DISTRICT 84 — Democrats: Incumbent Joe Towns Jr., an assistant floor leader for his party, has been comfortably reelected in recent years, though he is often opposed, this time by Hendrell Remus, who calls himself an "author and entrepreneur" and runs something called Remus World Enterprises.
Towns will have more trouble with the Tennessee Election Registry, which consistently finds him in arrears on required disclosures, than with the ambitious Mr. Remus.
DISTRICT 85 — Democrats: Incumbent Johnnie Turner, widow of (and successor to) the late Larry Turner and stalwart of the local NAACP, is opposed by Memphis code inspector Eddie Jones, a party activist and frequent candidate.
Turner has the ties that bind.
DISTRICT 90 — Democrats: Incumbent John DeBerry, a minister and businessman, runs to the conservative side among Democrats, especially on social issues like abortion and gay rights, and he has incurred the hostility of this majority-black district's Midtown progressives, who welcomed the candidacy of Jeanne Richardson, a liberal's liberal whose District 89 was shunted off to Middle Tennessee. A third hopeful is financial planner Ian Randolph.
Advantage to DeBerry, especially since Cohen, who has issued a sample ballot in the tradition of former Congressman Harold Ford Sr., has declined to endorse in the race, dimming Richardson's hopes somewhat.
DISTRICT 93 — Democrats: G.A. Hardaway, formerly of District 92, which was also disappeared in other reaches of Tennessee by reapportionment, is challenging the district's longtime incumbent, Mike Kernell, who in more than 30 years' legislative service in his Southeast Memphis district has become grizzled but is somehow still boyish.
Hardaway, like Kernell a tireless worker, has a chance of finding a new haven in the majority-black district, but Kernell has fended off numerous challengers of all kinds, Democratic and Republican, over the years and will likely do so again.
DISTRICT 96 — Republicans: Incumbent Steve McManus, a First Tennessee employee, is a likable sort whose easy bipartisan relations are balanced by an impeccably conservative voting record. His opponent, Jim Harrell, is proprietor of the Cordova Republican Club and has the support of firearms enthusiasts put off by McManus' vote to help defeat an NRA-sponsored bill to allow guns in parked cars on business lots.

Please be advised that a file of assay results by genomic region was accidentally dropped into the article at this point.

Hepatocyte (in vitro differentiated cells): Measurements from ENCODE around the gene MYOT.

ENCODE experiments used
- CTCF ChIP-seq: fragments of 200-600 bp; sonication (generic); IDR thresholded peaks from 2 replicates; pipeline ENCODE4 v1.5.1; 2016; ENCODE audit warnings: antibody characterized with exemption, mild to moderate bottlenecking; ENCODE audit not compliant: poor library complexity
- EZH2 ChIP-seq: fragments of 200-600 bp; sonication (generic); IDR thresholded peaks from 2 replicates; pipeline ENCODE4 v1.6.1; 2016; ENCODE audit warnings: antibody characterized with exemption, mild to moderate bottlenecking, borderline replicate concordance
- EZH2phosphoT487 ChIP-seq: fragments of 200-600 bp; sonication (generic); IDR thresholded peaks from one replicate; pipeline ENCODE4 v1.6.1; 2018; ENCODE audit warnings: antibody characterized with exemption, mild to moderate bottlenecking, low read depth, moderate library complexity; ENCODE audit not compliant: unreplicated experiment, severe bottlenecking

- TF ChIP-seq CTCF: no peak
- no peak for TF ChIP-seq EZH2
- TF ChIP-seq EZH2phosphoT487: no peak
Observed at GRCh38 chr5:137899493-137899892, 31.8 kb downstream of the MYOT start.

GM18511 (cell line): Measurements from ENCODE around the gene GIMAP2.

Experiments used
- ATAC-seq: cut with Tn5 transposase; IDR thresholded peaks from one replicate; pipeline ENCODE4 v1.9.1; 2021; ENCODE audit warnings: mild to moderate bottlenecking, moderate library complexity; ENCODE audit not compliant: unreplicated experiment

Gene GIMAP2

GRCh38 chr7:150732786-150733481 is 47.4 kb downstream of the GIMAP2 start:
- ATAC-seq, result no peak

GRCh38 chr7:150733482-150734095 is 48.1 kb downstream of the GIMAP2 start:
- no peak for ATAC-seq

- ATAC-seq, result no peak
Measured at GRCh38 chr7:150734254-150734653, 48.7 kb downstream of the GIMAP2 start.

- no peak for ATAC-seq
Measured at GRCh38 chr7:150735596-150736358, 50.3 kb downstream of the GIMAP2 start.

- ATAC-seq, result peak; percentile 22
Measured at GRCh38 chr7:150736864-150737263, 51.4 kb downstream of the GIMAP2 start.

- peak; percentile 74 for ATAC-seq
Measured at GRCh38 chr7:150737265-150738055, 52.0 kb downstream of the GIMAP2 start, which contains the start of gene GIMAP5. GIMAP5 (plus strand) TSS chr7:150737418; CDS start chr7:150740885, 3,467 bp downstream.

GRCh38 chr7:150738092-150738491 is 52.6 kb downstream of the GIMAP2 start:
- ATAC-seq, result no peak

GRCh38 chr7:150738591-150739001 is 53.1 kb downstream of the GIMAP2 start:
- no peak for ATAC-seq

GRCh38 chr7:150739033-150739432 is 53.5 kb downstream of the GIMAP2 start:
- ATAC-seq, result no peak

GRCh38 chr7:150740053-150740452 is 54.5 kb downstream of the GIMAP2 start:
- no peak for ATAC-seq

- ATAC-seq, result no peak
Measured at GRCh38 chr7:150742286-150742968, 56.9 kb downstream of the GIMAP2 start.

Straight shooter McManus seemingly has more establishment and rank-and-file support.
DISTRICT 99 — Republicans: Incumbent Ron Lollar, a decorated Marine sergeant in Vietnam and a former Shelby County Schools board member, is, like McManus, an authentic conservative who gets along with the other side of the aisle. A stout supporter of the suburban municipal-school movement, he is opposed by perennial opponent Tom Stephens, whose resume is — how to say it? — low-profile.
Lollar earns another stripe.
Republican candidates in these races will get a boost from the suburban turnout on behalf of municipal schools referenda.
District Attorney General: Republican incumbent Amy Weirich, a veteran prosecutor, was former district attorney Bill Gibbons' deputy and was appointed by Governor Bill Haslam as a replacement when Gibbons became state safety commissioner. An unknown at the time, she has fast remedied that defect with multiple personal appearances and energetic prosecutions. Her GOP support base is solid, she is well funded, and she has ample support, too, from some prominent Democrats.
Democrat Carol Chumney, an attorney in private practice, is a veteran of the Tennessee General Assembly and city council and ran unsuccessfully for both city and county mayor. Electorally, she was in what chess players call Zugzwang, a position from which it is hazardous both to move and to remain still. But she still has name recognition (if precious little funding) and this year's most arresting yard signs. Her legislative background as chairman of the Children's Affairs Committee gives her a platform to speak out on the Department of Justice's recent negative findings on Juvenile Court.